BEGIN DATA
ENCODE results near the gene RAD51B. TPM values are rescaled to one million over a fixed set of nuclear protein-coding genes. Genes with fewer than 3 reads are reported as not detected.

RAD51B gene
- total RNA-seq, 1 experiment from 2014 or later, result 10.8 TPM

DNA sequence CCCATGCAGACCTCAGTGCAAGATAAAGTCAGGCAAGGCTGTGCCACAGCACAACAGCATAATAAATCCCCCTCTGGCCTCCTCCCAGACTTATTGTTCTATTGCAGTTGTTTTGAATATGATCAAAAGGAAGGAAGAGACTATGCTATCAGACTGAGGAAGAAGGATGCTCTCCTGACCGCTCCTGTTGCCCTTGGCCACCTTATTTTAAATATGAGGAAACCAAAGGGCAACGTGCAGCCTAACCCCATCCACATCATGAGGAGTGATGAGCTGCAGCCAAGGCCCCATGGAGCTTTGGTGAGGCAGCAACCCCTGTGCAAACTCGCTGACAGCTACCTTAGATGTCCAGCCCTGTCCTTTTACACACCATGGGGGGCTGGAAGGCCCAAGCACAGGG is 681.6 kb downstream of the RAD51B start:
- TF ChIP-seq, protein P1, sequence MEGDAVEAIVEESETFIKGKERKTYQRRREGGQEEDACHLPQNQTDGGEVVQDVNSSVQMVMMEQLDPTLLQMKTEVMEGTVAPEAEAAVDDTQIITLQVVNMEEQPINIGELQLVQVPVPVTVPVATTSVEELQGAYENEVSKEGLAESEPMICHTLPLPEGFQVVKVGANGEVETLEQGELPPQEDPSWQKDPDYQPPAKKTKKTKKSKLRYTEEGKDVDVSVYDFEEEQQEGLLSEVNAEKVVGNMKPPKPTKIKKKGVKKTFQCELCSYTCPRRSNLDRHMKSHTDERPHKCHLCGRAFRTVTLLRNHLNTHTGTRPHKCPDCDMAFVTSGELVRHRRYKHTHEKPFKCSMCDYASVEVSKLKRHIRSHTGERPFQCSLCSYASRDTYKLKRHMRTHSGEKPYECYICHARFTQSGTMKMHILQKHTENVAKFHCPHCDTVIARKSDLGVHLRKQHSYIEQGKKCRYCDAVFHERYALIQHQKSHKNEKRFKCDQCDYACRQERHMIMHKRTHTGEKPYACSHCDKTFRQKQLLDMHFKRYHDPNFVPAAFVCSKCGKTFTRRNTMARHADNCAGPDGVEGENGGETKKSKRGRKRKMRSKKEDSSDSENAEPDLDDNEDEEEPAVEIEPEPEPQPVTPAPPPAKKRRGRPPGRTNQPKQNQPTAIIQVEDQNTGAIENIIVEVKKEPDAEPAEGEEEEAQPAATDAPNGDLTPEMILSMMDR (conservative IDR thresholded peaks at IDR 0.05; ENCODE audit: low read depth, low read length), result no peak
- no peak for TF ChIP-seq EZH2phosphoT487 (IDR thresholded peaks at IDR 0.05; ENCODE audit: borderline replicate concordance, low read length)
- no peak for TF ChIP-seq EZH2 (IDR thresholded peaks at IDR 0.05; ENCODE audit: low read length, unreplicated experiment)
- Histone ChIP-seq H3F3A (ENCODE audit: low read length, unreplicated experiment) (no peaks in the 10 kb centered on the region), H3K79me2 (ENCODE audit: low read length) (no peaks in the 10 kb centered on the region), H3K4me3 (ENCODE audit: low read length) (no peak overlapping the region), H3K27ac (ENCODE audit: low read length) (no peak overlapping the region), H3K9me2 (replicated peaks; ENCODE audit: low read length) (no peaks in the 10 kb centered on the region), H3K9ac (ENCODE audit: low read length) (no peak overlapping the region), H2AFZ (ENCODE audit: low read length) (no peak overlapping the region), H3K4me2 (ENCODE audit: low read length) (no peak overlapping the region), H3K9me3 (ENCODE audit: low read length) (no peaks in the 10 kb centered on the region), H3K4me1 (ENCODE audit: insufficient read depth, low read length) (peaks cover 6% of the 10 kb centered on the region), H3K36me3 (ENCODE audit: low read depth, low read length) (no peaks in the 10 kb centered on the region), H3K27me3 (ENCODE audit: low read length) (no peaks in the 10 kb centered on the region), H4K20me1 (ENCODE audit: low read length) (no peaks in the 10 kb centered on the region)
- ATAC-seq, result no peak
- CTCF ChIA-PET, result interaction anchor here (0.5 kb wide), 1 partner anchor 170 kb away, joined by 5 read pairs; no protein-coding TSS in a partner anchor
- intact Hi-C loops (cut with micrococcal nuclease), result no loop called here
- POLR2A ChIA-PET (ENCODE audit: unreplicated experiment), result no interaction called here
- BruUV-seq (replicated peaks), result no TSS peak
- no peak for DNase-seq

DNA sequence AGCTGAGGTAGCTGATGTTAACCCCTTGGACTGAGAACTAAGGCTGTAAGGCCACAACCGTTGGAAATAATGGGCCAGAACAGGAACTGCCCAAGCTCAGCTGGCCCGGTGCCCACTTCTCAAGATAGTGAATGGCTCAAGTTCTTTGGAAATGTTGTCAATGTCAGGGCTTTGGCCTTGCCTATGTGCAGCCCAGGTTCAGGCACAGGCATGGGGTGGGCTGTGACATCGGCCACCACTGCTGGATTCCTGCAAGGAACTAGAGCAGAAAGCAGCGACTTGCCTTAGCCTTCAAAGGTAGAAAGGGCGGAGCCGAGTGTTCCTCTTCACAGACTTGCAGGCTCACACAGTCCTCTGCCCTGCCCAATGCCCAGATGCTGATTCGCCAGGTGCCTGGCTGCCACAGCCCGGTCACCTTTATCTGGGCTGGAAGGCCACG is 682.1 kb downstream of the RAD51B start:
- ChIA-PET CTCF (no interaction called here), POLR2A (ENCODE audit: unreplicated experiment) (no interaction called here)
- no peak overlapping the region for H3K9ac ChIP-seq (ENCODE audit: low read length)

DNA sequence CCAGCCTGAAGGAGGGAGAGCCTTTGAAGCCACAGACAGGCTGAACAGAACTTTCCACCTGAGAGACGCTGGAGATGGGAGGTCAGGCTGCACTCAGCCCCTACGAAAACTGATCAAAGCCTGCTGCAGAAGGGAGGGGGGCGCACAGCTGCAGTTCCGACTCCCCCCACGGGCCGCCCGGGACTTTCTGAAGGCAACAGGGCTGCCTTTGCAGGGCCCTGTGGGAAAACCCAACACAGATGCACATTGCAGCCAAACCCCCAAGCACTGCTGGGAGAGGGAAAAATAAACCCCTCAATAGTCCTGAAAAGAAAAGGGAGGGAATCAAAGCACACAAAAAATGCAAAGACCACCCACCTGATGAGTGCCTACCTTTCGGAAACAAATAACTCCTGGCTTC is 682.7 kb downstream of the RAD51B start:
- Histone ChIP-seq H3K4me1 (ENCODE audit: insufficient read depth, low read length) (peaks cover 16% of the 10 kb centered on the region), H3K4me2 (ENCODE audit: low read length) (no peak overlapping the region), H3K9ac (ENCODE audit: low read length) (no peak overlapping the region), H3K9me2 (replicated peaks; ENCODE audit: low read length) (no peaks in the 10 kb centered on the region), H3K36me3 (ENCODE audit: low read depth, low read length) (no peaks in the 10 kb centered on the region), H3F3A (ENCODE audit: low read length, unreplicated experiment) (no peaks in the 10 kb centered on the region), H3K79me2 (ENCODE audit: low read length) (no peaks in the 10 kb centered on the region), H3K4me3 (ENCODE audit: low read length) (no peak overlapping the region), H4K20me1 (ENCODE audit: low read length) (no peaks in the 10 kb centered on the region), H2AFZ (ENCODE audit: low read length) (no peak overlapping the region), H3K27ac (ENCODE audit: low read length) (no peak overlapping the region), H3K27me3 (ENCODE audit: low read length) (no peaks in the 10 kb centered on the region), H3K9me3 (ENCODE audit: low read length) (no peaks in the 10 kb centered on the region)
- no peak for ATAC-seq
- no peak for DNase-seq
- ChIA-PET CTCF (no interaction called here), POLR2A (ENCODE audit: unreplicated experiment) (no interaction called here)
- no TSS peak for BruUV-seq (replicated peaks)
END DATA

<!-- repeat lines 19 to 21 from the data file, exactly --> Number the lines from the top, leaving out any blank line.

- Histone ChIP-seq H3K4me1 (ENCODE audit: insufficient read depth, low read length) (peaks cover 16% of the 10 kb centered on the region), H3K4me2 (ENCODE audit: low read length) (no peak overlapping the region), H3K9ac (ENCODE audit: low read length) (no peak overlapping the region), H3K9me2 (replicated peaks; ENCODE audit: low read length) (no peaks in the 10 kb centered on the region), H3K36me3 (ENCODE audit: low read depth, low read length) (no peaks in the 10 kb centered on the region), H3F3A (ENCODE audit: low read length, unreplicated experiment) (no peaks in the 10 kb centered on the region), H3K79me2 (ENCODE audit: low read length) (no peaks in the 10 kb centered on the region), H3K4me3 (ENCODE audit: low read length) (no peak overlapping the region), H4K20me1 (ENCODE audit: low read length) (no peaks in the 10 kb centered on the region), H2AFZ (ENCODE audit: low read length) (no peak overlapping the region), H3K27ac (ENCODE audit: low read length) (no peak overlapping the region), H3K27me3 (ENCODE audit: low read length) (no peaks in the 10 kb centered on the region), H3K9me3 (ENCODE audit: low read length) (no peaks in the 10 kb centered on the region)
- no peak for ATAC-seq
- no peak for DNase-seq